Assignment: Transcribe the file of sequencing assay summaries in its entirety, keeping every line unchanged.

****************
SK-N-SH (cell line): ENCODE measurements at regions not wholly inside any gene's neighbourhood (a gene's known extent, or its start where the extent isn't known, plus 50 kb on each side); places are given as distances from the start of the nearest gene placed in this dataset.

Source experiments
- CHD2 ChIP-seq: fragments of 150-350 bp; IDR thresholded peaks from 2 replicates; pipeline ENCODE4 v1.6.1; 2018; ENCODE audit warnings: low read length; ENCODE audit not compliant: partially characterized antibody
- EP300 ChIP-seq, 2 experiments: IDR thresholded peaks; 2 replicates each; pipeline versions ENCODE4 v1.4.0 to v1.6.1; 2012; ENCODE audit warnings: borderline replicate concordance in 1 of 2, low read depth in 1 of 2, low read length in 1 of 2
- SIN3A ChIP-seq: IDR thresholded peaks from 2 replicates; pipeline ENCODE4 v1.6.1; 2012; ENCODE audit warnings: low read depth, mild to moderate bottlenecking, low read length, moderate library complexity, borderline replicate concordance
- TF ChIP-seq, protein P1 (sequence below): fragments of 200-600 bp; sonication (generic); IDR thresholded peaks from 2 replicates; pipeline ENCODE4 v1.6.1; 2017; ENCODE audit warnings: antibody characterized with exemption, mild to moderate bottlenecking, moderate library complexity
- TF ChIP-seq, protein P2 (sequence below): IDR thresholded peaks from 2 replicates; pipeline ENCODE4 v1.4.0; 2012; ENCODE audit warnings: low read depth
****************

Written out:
SK-N-SH (cell line): ENCODE measurements at regions not wholly inside any gene's neighbourhood (a gene's known extent, or its start where the extent isn't known, plus 50 kb on each side); places are given as distances from the start of the nearest gene placed in this dataset.

Source experiments
- CHD2 ChIP-seq: fragments of 150-350 bp; IDR thresholded peaks from 2 replicates; pipeline ENCODE4 v1.6.1; 2018; ENCODE audit warnings: low read length; ENCODE audit not compliant: partially characterized antibody
- EP300 ChIP-seq, 2 experiments: IDR thresholded peaks; 2 replicates each; pipeline versions ENCODE4 v1.4.0 to v1.6.1; 2012; ENCODE audit warnings: borderline replicate concordance in 1 of 2, low read depth in 1 of 2, low read length in 1 of 2
- SIN3A ChIP-seq: IDR thresholded peaks from 2 replicates; pipeline ENCODE4 v1.6.1; 2012; ENCODE audit warnings: low read depth, mild to moderate bottlenecking, low read length, moderate library complexity, borderline replicate concordance
- TF ChIP-seq, protein P1 (sequence below): fragments of 200-600 bp; sonication (generic); IDR thresholded peaks from 2 replicates; pipeline ENCODE4 v1.6.1; 2017; ENCODE audit warnings: antibody characterized with exemption, mild to moderate bottlenecking, moderate library complexity
- TF ChIP-seq, protein P2 (sequence below): IDR thresholded peaks from 2 replicates; pipeline ENCODE4 v1.4.0; 2012; ENCODE audit warnings: low read depth